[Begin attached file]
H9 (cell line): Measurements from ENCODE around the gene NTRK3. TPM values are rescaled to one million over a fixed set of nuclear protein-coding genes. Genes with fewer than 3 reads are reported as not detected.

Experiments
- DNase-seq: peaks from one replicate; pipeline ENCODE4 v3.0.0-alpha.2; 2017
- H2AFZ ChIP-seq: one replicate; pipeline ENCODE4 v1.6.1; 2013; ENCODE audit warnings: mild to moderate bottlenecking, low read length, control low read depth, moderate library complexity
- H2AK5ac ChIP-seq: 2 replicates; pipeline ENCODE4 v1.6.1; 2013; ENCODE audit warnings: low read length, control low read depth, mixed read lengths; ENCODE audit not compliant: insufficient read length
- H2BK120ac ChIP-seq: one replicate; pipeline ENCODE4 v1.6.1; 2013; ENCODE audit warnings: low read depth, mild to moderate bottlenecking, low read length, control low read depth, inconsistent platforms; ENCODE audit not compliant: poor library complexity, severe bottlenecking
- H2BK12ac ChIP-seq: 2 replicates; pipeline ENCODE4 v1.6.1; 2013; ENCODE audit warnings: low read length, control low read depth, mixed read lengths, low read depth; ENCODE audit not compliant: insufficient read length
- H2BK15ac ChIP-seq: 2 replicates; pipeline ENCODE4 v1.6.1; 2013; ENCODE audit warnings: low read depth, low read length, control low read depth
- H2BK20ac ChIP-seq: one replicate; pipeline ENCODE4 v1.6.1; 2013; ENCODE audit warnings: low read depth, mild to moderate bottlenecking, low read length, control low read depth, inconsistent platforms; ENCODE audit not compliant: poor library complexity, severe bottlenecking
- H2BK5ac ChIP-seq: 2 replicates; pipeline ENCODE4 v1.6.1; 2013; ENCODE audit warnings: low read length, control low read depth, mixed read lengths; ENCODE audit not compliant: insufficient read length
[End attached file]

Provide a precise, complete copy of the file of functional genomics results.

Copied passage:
H9 (cell line): Measurements from ENCODE around the gene NTRK3. TPM values are rescaled to one million over a fixed set of nuclear protein-coding genes. Genes with fewer than 3 reads are reported as not detected.

Experiments
- DNase-seq: peaks from one replicate; pipeline ENCODE4 v3.0.0-alpha.2; 2017
- H2AFZ ChIP-seq: one replicate; pipeline ENCODE4 v1.6.1; 2013; ENCODE audit warnings: mild to moderate bottlenecking, low read length, control low read depth, moderate library complexity
- H2AK5ac ChIP-seq: 2 replicates; pipeline ENCODE4 v1.6.1; 2013; ENCODE audit warnings: low read length, control low read depth, mixed read lengths; ENCODE audit not compliant: insufficient read length
- H2BK120ac ChIP-seq: one replicate; pipeline ENCODE4 v1.6.1; 2013; ENCODE audit warnings: low read depth, mild to moderate bottlenecking, low read length, control low read depth, inconsistent platforms; ENCODE audit not compliant: poor library complexity, severe bottlenecking
- H2BK12ac ChIP-seq: 2 replicates; pipeline ENCODE4 v1.6.1; 2013; ENCODE audit warnings: low read length, control low read depth, mixed read lengths, low read depth; ENCODE audit not compliant: insufficient read length
- H2BK15ac ChIP-seq: 2 replicates; pipeline ENCODE4 v1.6.1; 2013; ENCODE audit warnings: low read depth, low read length, control low read depth
- H2BK20ac ChIP-seq: one replicate; pipeline ENCODE4 v1.6.1; 2013; ENCODE audit warnings: low read depth, mild to moderate bottlenecking, low read length, control low read depth, inconsistent platforms; ENCODE audit not compliant: poor library complexity, severe bottlenecking
- H2BK5ac ChIP-seq: 2 replicates; pipeline ENCODE4 v1.6.1; 2013; ENCODE audit warnings: low read length, control low read depth, mixed read lengths; ENCODE audit not compliant: insufficient read length